Yesterday checked out the Trader Joes frozen food section. And there they were! Soy corndogs. My mouth immediately began to water. I LIVED on those things my first year in college. Never mind that by the time summer came I had gained 40 pounds. I pretty much gave them up. But there they were and my conditioned response kicked in.
I checked the price – $2.50 for 4 of them (63 cents each). Not exactly what I would call cheap but for a treat, why not?
Soy corn dogs just sounds healthy, right. So I picked up the package and carefully read the ingredients. The first ingredient is soy isolate made from soy protein concentrate.
That isn’t good! Especially if you are picky about things like high levels of MSG, herbicides and hexane in your food. You see, soy “meat” products are generally created soy protein isolate that comes from Genetically Modified Organism (GM or GMO) soybeans. As it turns out, 91% of all soybeans grown in the US are genetically modified. Which means that soybean based foods are almost always genetically modified — this includes raw edamame seeds, manufactured soymilk and most soy meats.
Since the beginning of time weeds plagued farmers. Years ago, the scientists at Monsanto came up with a solution to the weed problem — RoundUp. It kills weeds! It worked like a charm in the corn fields but when they tried it in the soybean fields the soybeans died. In fact if the beans were planted in a field that had been exposed to RoundUp, the plants died. Back to the drawing board! How about change the beans? So some one figured out how to modify soy beans that were resistant to RoundUp .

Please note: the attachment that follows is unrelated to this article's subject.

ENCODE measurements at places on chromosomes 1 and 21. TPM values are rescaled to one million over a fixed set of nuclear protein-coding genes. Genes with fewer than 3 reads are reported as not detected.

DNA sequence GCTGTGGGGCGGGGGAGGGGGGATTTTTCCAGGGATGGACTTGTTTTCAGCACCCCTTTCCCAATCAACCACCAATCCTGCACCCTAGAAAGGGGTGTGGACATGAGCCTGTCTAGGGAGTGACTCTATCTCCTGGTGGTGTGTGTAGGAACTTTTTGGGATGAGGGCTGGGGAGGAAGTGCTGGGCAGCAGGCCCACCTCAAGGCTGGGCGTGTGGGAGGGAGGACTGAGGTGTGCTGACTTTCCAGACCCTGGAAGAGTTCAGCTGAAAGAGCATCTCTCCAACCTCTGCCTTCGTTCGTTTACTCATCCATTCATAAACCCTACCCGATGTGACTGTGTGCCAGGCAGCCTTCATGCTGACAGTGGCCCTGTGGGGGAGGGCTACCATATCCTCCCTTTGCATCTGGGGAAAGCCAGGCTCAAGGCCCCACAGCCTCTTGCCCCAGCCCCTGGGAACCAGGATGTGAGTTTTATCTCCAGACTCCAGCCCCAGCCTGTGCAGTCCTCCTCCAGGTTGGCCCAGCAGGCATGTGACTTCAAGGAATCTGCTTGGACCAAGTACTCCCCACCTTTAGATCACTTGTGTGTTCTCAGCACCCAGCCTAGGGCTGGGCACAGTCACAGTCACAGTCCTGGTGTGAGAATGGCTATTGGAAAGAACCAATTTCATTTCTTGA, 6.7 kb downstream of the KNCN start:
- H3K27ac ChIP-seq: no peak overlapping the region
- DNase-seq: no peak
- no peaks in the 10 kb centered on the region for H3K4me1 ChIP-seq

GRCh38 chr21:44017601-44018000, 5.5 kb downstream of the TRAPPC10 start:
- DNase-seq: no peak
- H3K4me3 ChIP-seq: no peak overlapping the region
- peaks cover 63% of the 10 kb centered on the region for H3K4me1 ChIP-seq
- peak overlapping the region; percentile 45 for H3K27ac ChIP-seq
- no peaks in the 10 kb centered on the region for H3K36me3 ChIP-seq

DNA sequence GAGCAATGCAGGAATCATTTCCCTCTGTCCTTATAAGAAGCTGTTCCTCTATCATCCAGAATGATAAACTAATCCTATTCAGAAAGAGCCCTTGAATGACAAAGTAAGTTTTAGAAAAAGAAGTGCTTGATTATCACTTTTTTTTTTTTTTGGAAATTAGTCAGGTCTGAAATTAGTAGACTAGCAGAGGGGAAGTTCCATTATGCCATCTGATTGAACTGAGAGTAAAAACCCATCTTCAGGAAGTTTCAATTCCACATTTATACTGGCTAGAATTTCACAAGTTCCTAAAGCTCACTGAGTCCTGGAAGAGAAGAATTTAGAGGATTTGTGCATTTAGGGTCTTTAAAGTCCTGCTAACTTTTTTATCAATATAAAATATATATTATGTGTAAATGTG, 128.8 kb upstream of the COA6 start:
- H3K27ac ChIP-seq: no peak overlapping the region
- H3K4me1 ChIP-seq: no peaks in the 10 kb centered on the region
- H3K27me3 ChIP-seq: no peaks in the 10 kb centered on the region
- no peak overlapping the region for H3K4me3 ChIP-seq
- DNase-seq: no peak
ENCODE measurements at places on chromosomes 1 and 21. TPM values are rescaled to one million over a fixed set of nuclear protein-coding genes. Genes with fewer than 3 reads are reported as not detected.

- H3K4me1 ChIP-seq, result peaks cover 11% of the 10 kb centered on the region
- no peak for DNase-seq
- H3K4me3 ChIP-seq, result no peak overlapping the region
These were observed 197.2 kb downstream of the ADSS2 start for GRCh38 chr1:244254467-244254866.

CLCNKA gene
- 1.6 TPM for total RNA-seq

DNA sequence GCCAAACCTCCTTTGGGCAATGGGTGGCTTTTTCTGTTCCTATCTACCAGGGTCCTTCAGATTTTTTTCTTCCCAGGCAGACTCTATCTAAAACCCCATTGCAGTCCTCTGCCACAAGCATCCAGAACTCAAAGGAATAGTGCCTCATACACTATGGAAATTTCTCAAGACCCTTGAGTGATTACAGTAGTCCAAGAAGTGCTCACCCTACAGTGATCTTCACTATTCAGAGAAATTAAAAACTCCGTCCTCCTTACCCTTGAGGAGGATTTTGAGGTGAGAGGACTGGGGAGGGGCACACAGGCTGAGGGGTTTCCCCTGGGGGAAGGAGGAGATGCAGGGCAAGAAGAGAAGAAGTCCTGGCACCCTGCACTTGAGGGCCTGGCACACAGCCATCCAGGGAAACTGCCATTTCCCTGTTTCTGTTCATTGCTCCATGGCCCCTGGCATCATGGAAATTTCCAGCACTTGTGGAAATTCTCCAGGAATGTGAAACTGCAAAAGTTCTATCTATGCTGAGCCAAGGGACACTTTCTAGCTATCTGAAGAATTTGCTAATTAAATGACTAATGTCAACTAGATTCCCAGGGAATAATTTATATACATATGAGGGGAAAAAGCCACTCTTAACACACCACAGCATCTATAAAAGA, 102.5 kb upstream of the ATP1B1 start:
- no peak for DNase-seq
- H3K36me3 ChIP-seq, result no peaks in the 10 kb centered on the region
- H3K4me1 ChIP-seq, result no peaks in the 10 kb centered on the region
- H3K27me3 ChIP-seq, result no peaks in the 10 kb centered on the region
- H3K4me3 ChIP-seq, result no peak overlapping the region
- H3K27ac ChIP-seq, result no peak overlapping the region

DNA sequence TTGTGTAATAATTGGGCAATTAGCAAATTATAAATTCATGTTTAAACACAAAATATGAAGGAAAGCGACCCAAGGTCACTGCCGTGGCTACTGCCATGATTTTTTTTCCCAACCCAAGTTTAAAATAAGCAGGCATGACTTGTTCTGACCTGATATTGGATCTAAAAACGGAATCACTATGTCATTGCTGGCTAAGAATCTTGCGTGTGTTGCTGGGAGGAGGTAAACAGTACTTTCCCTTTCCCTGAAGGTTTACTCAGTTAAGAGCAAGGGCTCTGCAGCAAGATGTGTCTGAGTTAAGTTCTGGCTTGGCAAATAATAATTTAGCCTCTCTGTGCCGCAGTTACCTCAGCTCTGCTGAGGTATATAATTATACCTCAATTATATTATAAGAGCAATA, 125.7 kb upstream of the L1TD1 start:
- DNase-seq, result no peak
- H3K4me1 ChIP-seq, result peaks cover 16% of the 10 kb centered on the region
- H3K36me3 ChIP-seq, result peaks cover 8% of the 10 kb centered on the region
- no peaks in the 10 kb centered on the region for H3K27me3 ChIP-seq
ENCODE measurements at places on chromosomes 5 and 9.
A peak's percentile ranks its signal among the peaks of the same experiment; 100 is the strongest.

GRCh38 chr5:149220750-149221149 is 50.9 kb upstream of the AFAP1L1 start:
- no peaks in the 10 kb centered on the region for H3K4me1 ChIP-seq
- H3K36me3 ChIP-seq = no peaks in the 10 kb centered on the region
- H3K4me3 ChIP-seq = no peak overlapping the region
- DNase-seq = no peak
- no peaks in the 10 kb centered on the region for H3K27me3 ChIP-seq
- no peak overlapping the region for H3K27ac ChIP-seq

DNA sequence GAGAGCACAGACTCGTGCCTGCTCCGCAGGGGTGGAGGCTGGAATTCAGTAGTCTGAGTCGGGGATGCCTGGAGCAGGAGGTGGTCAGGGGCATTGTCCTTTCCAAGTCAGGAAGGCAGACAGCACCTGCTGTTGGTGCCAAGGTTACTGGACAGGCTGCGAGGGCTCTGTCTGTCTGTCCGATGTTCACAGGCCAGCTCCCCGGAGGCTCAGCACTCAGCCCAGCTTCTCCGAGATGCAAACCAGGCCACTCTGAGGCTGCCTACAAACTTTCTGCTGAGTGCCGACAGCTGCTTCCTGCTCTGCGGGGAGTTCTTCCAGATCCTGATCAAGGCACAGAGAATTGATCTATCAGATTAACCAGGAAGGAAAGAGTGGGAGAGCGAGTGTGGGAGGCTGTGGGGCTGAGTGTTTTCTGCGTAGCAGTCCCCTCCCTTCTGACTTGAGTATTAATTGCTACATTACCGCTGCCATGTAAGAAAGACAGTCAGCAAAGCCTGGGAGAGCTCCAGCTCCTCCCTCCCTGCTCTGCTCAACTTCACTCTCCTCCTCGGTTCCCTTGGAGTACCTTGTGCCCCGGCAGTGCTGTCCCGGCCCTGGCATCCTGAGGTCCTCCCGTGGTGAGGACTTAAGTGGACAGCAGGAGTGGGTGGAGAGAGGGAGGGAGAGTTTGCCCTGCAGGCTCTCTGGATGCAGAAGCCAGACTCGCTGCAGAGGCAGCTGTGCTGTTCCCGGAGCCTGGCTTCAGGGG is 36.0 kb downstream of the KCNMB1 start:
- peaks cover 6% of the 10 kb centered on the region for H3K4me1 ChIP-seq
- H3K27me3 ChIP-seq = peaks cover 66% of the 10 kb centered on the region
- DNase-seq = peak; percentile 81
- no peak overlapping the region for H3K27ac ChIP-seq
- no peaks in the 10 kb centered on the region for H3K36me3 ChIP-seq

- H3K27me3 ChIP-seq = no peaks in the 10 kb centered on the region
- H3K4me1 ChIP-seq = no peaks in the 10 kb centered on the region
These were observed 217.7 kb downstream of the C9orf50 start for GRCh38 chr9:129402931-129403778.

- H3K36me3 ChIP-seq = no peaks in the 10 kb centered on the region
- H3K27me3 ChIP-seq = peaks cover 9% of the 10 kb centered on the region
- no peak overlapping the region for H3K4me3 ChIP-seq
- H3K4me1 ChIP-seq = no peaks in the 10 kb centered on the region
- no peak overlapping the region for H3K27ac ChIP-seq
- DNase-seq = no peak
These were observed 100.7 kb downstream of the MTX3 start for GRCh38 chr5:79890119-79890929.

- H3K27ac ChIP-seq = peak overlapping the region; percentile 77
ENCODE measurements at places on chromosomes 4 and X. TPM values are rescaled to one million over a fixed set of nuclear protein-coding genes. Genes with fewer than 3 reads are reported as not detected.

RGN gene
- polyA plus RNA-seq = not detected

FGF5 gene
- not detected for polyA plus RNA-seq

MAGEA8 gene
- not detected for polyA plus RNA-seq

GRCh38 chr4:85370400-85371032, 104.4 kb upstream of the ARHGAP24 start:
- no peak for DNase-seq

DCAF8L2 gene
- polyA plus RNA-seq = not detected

Voila! All of the sudden soy beans could be easily grown in weed-free fields treated with huge amounts of RoundUp. Never mind that exposure to herbicides in general and RoundUp in particular is known to increase allergies in humans.
GM soybeans are the first problem. Then you come up against the hexane problem.
Once soybeans are harvested they are eventually treated with hexane. Hexane is a solvent made from crude oil and is used to extract vegetable oil from the beans. Theoretically it is removed from the resulting product, but there is always a residue left. This is problematic because exposure to hexane can cause neurological damage. No one knows how much exposure can cause how much damage and the amounts are not addressed by FDA rules.
Once the oil is extracted you are left with soybean flakes that have about 1% soybean oil. These flakes are called soy protein isolate or concentrate and are used as livestock meal or to produce food products such as soy protein used in soy meats.
This stuff badly needs flavor! Some enterprising soul figured out that if you concocted a solution of glutamic acid, sodium and water and added it to the flakes you could eventually get some flavor infused into the flakes. This solution is also know as MSG. Ugh!
In case I need more convincing a look at the next four ingredients seals the deal:
- wheat gluten – high probability of more MSG contamination
- egg whites – if you are vegan this is a show stopper
- dextrose – read high fructose corn syrup
- canola oil – more hexane exposure
NO THANKS!! Not only the corndogs but all soybean products are now DEFINITELY off my list of desirable foods! Mouth watering or not, I don’t think they are worth the price. Either monetarily or health-wise.